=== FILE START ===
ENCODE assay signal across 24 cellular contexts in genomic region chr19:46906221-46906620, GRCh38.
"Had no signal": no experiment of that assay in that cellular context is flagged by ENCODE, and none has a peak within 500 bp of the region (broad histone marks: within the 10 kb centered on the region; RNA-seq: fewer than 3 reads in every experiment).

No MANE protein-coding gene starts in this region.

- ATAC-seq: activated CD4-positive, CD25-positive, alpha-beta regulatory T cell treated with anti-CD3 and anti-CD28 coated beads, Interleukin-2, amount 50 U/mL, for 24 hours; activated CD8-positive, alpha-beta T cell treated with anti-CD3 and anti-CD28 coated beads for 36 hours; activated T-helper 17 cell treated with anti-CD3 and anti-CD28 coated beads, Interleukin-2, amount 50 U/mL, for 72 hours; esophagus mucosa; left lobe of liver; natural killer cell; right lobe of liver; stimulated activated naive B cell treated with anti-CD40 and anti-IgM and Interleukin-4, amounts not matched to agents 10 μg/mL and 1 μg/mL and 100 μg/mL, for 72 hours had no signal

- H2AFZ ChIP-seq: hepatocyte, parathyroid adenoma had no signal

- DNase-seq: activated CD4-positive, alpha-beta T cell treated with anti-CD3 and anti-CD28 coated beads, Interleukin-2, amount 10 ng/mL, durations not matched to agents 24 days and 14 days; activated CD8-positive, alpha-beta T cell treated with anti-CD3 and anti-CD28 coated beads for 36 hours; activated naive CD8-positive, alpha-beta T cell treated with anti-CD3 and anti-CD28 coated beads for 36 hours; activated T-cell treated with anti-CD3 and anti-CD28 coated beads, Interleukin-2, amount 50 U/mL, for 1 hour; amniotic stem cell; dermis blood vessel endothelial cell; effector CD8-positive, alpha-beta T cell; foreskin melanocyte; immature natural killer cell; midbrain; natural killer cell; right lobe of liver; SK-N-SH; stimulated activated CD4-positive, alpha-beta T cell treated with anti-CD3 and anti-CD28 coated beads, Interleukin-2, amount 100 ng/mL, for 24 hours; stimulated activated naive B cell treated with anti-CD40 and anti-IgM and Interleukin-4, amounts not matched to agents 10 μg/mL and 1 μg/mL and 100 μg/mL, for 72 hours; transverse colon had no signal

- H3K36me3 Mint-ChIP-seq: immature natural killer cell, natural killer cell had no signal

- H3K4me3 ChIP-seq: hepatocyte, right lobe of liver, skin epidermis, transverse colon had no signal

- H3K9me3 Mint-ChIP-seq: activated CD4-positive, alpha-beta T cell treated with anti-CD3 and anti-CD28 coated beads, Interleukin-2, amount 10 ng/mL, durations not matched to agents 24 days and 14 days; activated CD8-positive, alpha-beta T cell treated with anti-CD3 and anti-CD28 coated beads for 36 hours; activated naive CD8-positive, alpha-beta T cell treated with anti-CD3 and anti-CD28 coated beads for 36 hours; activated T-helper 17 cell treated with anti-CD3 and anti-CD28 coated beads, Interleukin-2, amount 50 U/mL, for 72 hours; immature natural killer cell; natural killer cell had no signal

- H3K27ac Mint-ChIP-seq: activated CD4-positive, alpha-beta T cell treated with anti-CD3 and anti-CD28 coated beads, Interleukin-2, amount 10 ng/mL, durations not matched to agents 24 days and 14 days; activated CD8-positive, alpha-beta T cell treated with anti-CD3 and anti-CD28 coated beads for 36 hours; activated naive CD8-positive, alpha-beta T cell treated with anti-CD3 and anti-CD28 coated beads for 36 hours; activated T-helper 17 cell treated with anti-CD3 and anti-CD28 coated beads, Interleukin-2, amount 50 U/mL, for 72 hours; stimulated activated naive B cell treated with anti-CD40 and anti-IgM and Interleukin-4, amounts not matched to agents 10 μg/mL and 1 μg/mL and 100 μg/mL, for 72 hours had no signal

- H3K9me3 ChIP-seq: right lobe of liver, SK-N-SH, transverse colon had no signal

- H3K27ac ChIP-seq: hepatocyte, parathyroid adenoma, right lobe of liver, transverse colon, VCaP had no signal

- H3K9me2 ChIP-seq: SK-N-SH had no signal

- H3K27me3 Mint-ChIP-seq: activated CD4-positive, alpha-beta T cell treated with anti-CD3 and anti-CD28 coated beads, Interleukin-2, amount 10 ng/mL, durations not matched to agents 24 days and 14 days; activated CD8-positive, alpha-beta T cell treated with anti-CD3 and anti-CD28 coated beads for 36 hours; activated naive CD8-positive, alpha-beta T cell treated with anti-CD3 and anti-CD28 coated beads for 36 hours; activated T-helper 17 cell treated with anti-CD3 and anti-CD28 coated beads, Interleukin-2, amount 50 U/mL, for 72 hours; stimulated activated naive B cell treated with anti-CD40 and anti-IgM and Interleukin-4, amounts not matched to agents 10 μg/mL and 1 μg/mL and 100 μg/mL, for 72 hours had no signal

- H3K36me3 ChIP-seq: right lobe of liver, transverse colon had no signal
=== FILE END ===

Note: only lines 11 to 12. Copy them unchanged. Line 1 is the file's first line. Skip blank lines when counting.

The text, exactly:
- H3K9me3 ChIP-seq: right lobe of liver, SK-N-SH, transverse colon had no signal

- H3K27ac ChIP-seq: hepatocyte, parathyroid adenoma, right lobe of liver, transverse colon, VCaP had no signal